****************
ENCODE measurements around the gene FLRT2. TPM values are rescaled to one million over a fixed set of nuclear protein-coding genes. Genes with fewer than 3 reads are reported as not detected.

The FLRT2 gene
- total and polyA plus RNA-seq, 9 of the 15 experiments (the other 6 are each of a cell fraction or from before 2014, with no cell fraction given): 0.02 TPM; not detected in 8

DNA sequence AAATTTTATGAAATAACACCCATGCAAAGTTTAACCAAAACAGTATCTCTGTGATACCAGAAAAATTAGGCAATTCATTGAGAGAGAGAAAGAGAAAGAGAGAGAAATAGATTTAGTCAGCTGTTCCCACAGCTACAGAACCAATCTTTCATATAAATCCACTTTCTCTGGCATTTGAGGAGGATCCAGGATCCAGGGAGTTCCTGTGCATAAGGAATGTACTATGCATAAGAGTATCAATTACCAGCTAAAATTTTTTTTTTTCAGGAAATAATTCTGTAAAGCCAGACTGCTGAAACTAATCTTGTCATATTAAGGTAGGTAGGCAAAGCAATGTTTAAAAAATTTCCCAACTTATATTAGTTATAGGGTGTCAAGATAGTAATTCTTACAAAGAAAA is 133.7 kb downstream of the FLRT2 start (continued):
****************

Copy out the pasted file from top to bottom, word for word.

ENCODE measurements around the gene FLRT2. TPM values are rescaled to one million over a fixed set of nuclear protein-coding genes. Genes with fewer than 3 reads are reported as not detected.

The FLRT2 gene
- total and polyA plus RNA-seq, 9 of the 15 experiments (the other 6 are each of a cell fraction or from before 2014, with no cell fraction given): 0.02 TPM; not detected in 8

DNA sequence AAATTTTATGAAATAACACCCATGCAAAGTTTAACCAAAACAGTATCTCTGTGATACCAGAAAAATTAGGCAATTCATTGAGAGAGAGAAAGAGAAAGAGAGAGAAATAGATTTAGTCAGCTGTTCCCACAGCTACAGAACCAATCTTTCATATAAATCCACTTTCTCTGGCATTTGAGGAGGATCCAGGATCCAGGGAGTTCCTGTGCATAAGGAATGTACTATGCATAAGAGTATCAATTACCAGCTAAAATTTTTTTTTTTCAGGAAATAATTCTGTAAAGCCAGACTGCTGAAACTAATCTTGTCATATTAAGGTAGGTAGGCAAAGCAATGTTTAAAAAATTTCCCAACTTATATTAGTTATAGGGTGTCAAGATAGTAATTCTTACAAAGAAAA is 133.7 kb downstream of the FLRT2 start (continued):